October 23, 2018 0 Comments


By: Samantha Rizzo


The skin care industry is in no short supply of amazing active ingredients that do everything from healing and repairing our skin, to restoring vibrance and protecting it. With so many active ingredients to choose from, it can be confusing trying to fit them all into your routine.

Can I use retinol if I’m using benzoyl peroxide? Can I use vitamin C and glycolic acid at the same time? Making the wrong choice might end up spelling disaster for your skin.

Rather than trying to fix damage done, let’s just avoid the headache altogether.

Here is a list of important active ingredients not to mix.


A popular and effective choice for many who deal with stubborn acne, benzoyl peroxide can be a huge saving grace.

But benzoyl peroxide (BP) is a pretty powerful ingredient, even at the recommended concentration of 2.5%.

BP works by killing bacteria and causing the skin to dry and peel. This works wonders for clearing up acne but doesn’t do so well with other products that do the same.

This means that BP shouldn’t be used with:

⦁ Retinoids
⦁ Hydroxy acids
⦁ Vitamin C
⦁ Physical exfoliants

That doesn’t mean that you can’t fit these other awesome ingredients into your routine elsewhere. For retinoids, hydroxy acids, and physical exfoliants, just use them at a different time of day.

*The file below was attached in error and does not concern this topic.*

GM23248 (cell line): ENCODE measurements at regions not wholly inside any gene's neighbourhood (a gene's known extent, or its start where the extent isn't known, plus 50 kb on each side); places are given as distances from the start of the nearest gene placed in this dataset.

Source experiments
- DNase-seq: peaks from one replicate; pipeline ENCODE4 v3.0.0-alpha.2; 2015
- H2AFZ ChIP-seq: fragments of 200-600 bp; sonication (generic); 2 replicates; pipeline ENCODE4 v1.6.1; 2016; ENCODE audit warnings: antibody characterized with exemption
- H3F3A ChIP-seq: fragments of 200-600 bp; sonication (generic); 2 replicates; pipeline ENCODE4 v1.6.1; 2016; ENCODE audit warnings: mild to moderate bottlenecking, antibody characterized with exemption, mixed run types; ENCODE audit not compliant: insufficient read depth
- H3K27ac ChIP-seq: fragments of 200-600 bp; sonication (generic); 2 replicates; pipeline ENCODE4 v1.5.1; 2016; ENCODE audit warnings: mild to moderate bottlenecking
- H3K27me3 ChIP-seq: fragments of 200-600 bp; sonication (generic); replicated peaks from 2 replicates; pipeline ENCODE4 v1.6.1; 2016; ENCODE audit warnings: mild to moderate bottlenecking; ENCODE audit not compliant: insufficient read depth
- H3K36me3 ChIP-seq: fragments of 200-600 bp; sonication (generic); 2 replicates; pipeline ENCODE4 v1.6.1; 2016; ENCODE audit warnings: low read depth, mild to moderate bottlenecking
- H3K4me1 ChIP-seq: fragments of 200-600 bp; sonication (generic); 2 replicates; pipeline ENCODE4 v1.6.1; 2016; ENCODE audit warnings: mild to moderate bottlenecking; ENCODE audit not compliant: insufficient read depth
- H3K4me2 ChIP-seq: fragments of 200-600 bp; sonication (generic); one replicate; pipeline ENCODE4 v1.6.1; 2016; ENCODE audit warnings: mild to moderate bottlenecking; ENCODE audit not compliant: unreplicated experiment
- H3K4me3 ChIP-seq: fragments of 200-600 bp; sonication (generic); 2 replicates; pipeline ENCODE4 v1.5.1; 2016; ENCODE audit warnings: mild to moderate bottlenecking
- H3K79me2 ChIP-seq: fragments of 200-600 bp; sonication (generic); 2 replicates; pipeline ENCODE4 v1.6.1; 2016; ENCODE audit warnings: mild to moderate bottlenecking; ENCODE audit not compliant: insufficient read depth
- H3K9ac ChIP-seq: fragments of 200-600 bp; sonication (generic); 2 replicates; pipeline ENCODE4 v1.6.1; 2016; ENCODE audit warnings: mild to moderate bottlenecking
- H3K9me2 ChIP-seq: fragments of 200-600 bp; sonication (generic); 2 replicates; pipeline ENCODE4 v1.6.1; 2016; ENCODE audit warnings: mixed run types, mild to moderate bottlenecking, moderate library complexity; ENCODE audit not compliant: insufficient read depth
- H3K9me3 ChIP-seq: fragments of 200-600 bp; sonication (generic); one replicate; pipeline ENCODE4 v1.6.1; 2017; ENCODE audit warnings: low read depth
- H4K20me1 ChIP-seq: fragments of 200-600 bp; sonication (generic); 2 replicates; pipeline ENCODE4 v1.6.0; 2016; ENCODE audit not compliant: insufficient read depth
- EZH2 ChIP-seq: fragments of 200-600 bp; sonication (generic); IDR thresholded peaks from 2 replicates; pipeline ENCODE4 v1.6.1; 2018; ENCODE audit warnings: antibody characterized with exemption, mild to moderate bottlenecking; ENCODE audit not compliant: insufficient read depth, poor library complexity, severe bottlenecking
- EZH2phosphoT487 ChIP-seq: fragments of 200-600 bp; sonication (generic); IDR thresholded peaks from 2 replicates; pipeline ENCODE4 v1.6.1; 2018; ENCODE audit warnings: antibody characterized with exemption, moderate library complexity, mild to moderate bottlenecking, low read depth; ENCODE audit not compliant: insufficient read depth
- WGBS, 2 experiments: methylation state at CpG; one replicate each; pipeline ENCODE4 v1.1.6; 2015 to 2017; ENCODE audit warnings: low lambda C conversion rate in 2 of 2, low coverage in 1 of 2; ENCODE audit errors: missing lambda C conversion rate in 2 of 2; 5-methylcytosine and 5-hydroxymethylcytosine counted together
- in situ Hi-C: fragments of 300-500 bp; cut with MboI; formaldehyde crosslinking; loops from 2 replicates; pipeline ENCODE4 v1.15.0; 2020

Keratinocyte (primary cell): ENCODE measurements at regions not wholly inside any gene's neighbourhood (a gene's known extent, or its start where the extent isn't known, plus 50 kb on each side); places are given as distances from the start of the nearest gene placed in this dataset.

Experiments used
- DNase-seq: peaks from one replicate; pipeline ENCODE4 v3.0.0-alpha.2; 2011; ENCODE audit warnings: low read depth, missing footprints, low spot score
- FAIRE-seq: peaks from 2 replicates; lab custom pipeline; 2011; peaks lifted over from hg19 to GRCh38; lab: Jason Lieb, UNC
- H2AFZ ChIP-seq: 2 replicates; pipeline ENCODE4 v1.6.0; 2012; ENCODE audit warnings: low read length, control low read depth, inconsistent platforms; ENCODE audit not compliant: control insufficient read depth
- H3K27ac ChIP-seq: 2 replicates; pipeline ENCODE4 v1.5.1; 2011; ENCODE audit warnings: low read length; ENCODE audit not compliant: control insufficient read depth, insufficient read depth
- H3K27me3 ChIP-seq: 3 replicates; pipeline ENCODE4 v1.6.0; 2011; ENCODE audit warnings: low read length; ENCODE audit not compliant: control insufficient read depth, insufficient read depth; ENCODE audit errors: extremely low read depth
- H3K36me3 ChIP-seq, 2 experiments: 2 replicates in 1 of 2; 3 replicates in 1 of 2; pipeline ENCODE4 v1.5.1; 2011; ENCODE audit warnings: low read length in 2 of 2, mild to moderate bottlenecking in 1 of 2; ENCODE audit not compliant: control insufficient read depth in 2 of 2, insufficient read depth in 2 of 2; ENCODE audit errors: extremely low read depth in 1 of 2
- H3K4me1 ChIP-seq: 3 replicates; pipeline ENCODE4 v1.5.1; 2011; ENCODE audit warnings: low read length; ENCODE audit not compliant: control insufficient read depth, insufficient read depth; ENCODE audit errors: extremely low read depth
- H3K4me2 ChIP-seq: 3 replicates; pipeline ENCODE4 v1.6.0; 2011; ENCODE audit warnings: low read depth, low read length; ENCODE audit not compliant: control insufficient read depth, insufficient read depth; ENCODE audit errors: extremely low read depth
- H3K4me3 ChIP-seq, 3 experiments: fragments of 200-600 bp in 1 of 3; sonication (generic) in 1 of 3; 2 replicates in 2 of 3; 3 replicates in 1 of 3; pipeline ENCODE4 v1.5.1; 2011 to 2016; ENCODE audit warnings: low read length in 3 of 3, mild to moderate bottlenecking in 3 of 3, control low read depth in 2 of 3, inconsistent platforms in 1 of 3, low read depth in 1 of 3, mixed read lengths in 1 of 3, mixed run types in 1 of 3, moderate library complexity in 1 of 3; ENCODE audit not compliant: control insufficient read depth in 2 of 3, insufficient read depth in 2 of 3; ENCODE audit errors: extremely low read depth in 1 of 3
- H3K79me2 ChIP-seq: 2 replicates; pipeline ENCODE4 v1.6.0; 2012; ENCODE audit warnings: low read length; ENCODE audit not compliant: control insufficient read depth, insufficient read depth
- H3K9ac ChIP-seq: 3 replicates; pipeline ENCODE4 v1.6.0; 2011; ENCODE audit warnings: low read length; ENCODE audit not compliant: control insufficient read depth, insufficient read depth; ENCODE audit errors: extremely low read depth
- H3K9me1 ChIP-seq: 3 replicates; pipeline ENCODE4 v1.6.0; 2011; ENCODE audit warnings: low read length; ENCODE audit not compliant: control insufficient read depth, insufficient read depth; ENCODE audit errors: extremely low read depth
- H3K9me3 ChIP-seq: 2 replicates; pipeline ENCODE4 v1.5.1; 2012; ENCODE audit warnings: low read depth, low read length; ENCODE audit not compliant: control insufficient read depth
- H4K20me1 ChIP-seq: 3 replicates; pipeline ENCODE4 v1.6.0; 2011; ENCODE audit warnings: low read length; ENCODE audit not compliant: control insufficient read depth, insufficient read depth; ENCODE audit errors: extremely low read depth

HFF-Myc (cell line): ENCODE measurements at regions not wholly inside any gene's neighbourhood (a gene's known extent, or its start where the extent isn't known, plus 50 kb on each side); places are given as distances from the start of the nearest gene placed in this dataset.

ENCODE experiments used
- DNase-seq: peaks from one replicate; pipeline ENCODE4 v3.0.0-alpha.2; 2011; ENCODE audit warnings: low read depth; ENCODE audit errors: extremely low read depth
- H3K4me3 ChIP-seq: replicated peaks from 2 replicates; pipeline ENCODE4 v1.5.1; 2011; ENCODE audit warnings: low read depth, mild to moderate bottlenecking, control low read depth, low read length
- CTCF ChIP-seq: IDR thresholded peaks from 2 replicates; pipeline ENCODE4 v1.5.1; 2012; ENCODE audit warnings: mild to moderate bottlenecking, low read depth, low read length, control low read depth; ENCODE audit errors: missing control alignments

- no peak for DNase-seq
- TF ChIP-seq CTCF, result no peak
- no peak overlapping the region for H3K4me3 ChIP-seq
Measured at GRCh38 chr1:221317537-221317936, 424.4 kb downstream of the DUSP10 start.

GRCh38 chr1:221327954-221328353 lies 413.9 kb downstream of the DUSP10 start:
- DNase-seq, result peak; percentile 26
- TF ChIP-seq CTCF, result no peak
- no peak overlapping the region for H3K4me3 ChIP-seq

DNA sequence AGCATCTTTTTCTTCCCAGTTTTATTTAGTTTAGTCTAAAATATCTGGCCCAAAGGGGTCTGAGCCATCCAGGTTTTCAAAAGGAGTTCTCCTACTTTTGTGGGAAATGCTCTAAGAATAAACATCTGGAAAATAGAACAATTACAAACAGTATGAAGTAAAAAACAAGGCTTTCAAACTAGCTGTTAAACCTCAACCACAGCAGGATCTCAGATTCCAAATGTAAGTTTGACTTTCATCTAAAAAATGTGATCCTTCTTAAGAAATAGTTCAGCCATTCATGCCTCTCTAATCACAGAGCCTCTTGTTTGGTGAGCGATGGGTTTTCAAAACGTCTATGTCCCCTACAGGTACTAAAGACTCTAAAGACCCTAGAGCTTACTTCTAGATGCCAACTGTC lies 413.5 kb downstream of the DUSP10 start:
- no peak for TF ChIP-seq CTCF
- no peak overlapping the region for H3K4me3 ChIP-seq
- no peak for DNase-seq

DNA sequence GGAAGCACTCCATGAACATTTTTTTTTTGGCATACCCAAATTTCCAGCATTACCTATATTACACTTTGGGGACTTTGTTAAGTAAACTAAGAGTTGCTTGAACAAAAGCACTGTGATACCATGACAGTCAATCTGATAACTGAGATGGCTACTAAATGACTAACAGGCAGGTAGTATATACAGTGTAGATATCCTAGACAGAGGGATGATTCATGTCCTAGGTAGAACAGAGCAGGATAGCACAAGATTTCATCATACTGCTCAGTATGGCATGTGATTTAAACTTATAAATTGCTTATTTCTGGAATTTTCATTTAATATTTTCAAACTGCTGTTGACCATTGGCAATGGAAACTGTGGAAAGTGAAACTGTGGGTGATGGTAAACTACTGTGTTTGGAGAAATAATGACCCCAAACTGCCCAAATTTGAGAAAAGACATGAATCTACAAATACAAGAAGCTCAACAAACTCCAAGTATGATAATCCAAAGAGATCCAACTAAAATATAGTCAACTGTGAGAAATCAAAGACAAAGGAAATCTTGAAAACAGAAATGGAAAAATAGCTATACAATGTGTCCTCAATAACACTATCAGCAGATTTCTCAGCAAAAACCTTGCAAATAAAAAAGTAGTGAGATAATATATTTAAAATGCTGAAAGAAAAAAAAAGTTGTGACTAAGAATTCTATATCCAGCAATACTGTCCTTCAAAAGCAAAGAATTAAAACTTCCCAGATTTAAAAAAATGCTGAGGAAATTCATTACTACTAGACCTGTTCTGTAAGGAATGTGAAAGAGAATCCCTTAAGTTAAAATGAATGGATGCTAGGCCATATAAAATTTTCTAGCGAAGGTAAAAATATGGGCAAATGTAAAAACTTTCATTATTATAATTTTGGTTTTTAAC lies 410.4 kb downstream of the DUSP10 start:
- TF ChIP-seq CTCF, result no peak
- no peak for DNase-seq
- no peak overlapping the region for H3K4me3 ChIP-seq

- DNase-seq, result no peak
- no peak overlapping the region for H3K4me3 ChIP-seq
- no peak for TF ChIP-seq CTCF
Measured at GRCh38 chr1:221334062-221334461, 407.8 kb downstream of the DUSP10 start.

Vitamin C can be applied over benzoyl peroxide, just make sure you wait 5-10 minutes for it to dry.

However, BP does play well with ingredients like salicylic acid, and with that formula your acne won’t stand a chance.


Retinol is one of the best ingredients we have for fighting things like acne and signs of aging. Once you hit your mid twenties, retinol becomes a valuable addition to your routine.

But retinol also doesn’t play nicely with others. Retinol shouldn’t be used with:

⦁ Benzoyl peroxide
⦁ Hydroxy acids
⦁ Vitamin C
⦁ Physical exfoliants

Because retinol and hydroxy acids both accelerate skin cell turnover, using both together can be potentially drying, and unnecessarily irritating. This ends up doing more harm than good to your skin, so use them on different days.

Benzoyl peroxide and retinol, both being powerful (and drying), can end up cancelling out the benefits of each other. Since we don’t want to waste our expensive products, use these at different times of day.

If you want to enhance the benefits of your retinol, however, it mixes beautifully with ferulic and hyaluronic acids.


Vitamin C is valuable for healing and protecting the skin, but it’s also unstable in some formulas, and can easily be oxidized by improper handling and use.

Since vitamin C needs an acidic environment to work, it shouldn’t be used with:

⦁ Niacinamide
⦁ Retinol
⦁ Hydroxy acids

Although hydroxy acids may be an appropriate pH level for vitamin C, it’s still best to use these at separate times, to avoid the risk of irritation. Mixing vitamin C with acne powerhouse niacinamide can also end up making the redness and inflammation in your skin much worse.

However, vitamin C does play very well with vitamin E and ferulic acid, both of which enhance vitamin C’s effectiveness.

Overall, there aren’t too many ingredients not to mix, and for the most part you may only experience some mild irritation or end up wasting valuable product.

Regardless, it’s always best to use active ingredients like these at different times of day (and always use sunscreen).